Breastfeeding is an another umbilical cord, which creates a strong bond between the mother and a baby, but for some mothers, breastfeeding can be a painful and stressful experience. To prevent nipple soreness, primipara mothers should be observed during breastfeeding to accurately assess and correct the poor positioning. The promotion and support of breastfeeding is a global priority and an important child survival intervention. Planned structured education and counselling significantly improve EBF practices up to 2 years along with weaning. As this study has shown, focused individual awareness programme, especially on the technique of breastfeeding, with a focus to improve latch on and proper sucking, helps in reducing soreness of nipples and prevents dropouts from breastfeeding. Provision of printed or audiovisual educational material is not enough, healthcare workers, especially nurses, consultants should make every effort to have at least one face-to-face encounter to discuss regarding breastfeeding issues and solutions and educate the mothers to reduce breastfeeding problems.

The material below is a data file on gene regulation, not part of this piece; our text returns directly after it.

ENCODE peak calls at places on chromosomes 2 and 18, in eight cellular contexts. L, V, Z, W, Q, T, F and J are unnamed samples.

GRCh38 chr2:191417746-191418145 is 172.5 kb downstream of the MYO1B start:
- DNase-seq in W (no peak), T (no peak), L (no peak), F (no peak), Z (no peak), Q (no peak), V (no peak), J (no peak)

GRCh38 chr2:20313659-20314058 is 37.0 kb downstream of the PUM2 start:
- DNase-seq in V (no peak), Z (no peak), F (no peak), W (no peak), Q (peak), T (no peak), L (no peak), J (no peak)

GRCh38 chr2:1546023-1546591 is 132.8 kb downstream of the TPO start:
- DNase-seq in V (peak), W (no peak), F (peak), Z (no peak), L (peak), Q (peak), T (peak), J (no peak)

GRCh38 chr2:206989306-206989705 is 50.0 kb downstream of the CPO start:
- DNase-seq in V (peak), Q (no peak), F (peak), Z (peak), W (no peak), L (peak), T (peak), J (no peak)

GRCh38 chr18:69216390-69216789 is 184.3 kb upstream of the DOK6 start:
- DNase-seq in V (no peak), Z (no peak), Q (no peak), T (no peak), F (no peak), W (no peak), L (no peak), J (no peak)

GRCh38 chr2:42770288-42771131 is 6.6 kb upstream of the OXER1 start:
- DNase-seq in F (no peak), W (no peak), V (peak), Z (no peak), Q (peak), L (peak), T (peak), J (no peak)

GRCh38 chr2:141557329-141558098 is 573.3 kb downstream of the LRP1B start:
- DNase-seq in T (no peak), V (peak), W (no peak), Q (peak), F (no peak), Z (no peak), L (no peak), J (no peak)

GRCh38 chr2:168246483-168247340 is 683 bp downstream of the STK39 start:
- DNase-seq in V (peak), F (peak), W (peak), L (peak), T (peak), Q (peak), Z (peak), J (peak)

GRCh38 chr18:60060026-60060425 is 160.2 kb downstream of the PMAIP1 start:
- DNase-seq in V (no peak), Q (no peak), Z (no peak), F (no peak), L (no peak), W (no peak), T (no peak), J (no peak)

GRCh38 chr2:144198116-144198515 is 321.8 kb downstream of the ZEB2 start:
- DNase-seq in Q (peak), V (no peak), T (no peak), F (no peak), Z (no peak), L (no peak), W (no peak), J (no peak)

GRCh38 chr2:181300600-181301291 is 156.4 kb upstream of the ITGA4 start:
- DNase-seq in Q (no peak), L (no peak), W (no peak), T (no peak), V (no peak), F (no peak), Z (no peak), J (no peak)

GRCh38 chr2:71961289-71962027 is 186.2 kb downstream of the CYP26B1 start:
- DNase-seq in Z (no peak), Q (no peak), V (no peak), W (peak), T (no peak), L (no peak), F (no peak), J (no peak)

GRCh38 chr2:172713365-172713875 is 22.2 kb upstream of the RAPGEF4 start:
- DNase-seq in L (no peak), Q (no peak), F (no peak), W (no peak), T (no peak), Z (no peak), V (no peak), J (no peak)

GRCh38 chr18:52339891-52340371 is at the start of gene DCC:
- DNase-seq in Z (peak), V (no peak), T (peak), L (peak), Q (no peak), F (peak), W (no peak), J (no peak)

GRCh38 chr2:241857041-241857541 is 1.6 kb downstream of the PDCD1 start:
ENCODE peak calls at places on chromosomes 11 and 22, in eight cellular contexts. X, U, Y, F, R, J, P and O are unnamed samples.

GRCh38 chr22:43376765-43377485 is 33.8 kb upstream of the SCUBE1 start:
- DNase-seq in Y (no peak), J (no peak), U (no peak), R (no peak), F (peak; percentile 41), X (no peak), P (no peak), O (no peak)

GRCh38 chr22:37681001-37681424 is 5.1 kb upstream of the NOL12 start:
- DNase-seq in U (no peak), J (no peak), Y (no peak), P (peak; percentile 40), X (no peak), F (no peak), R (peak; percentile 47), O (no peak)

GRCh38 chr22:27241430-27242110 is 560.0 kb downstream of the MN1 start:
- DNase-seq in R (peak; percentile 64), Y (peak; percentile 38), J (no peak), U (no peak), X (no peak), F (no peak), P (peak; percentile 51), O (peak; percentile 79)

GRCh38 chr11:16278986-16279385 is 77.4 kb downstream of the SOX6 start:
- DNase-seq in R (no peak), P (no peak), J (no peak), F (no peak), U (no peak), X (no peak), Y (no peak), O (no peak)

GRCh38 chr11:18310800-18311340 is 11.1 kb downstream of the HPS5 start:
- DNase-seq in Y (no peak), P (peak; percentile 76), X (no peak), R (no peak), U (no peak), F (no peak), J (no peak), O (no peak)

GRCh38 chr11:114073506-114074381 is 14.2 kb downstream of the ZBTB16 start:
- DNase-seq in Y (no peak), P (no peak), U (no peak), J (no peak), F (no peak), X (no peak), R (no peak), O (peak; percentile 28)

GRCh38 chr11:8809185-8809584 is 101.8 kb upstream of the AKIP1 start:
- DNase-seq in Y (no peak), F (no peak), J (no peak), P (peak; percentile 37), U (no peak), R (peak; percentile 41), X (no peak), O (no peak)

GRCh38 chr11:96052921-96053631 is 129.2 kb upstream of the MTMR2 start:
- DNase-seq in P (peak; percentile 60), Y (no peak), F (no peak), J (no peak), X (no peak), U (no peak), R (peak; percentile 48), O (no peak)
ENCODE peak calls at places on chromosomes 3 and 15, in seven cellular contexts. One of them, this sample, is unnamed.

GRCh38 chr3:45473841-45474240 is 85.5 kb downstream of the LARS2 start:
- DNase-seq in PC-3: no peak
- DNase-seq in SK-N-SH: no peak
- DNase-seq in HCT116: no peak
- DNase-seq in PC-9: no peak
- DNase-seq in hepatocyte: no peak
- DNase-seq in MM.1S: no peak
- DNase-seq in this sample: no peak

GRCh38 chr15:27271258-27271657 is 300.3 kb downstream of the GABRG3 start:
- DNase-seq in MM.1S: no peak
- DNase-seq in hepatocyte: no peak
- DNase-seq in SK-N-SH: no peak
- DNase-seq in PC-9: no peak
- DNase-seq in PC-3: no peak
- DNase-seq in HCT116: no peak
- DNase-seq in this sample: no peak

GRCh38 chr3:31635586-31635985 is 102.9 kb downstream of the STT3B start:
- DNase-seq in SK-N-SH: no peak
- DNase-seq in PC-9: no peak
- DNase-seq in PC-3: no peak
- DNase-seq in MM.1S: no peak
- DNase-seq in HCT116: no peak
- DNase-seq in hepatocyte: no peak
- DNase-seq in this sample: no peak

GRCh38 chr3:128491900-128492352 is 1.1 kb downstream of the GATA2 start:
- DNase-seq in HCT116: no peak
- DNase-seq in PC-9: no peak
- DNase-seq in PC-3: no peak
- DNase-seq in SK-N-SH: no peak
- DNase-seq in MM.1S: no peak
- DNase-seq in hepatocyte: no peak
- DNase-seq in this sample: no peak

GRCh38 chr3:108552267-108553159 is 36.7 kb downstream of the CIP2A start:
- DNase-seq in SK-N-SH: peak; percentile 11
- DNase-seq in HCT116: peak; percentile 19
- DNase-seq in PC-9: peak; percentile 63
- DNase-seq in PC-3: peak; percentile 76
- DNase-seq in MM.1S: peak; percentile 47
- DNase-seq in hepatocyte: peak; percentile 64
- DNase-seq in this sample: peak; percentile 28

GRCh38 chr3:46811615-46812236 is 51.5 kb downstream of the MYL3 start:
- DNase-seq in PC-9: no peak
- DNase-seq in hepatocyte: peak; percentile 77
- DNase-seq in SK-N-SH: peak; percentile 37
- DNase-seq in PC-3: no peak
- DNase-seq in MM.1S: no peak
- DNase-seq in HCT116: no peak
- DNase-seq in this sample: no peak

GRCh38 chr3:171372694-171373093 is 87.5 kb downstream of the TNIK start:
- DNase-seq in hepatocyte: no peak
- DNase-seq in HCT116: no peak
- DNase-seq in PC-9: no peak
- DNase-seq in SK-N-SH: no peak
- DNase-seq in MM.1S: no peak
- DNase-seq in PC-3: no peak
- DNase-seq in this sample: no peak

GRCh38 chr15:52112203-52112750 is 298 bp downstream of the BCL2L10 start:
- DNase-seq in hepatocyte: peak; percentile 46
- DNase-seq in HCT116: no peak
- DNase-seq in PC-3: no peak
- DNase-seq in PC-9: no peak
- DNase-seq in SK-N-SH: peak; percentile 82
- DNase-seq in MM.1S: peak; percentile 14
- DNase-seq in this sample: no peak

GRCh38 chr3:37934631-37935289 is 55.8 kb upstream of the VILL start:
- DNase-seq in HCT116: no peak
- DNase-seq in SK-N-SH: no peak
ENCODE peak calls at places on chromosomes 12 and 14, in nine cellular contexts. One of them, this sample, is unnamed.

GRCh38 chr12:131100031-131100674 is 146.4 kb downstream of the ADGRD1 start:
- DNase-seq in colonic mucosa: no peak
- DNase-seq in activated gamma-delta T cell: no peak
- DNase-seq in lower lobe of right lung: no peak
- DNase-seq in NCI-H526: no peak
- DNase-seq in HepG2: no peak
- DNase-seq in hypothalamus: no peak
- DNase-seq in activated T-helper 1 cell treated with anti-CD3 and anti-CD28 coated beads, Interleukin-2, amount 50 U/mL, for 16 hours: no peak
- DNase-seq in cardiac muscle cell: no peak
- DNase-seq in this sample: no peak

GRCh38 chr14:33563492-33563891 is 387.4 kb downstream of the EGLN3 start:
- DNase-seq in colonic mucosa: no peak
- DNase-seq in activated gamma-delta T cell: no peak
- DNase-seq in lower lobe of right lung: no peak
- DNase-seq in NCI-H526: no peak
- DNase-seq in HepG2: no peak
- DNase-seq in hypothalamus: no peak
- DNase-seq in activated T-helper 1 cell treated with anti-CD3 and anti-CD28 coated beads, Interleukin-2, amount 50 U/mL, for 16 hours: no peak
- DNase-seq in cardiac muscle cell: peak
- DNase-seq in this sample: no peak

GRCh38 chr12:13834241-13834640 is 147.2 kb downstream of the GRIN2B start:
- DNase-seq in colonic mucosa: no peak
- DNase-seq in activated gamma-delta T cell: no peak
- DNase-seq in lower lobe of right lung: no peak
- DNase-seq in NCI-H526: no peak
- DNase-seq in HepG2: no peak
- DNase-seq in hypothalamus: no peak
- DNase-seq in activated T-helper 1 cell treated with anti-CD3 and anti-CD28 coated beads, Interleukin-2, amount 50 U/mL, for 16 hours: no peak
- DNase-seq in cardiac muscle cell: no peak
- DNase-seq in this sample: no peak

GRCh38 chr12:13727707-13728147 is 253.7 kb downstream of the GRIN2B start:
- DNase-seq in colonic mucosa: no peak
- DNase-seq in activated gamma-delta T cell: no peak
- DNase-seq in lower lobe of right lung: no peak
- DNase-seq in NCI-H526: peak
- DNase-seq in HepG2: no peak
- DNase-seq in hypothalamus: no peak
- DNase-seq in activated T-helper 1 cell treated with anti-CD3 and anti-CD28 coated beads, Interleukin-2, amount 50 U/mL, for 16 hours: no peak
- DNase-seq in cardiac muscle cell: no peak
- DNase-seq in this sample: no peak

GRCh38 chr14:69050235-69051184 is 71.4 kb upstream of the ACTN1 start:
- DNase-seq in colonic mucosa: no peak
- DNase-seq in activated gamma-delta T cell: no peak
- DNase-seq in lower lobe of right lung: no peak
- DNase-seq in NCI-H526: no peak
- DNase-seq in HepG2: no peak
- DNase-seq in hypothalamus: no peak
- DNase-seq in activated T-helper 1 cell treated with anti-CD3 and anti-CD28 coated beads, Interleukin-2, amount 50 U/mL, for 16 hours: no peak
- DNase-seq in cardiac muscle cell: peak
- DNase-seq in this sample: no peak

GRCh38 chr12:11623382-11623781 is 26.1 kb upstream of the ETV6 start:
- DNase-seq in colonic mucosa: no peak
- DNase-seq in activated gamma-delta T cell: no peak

Limitations

The sample size was small. The study was conducted in only the maternity unit of one hospital, thereby restricting the generalisation of findings.


  Conclusion Top


The present study assessed the effectiveness of awareness programmes about breastfeeding techniques amongst primipara mothers. The results revealed that the awareness programme regarding breastfeeding techniques had a significant effect in preventing nipple soreness. Majority of the primipara mothers in the intervention group were prevented from nipple soreness than the mothers in the control group who experienced breastfeeding-induced nipple soreness. Therefore, it is important that healthcare providers should demonstrate the breastfeeding technique appropriately while providing post-natal care.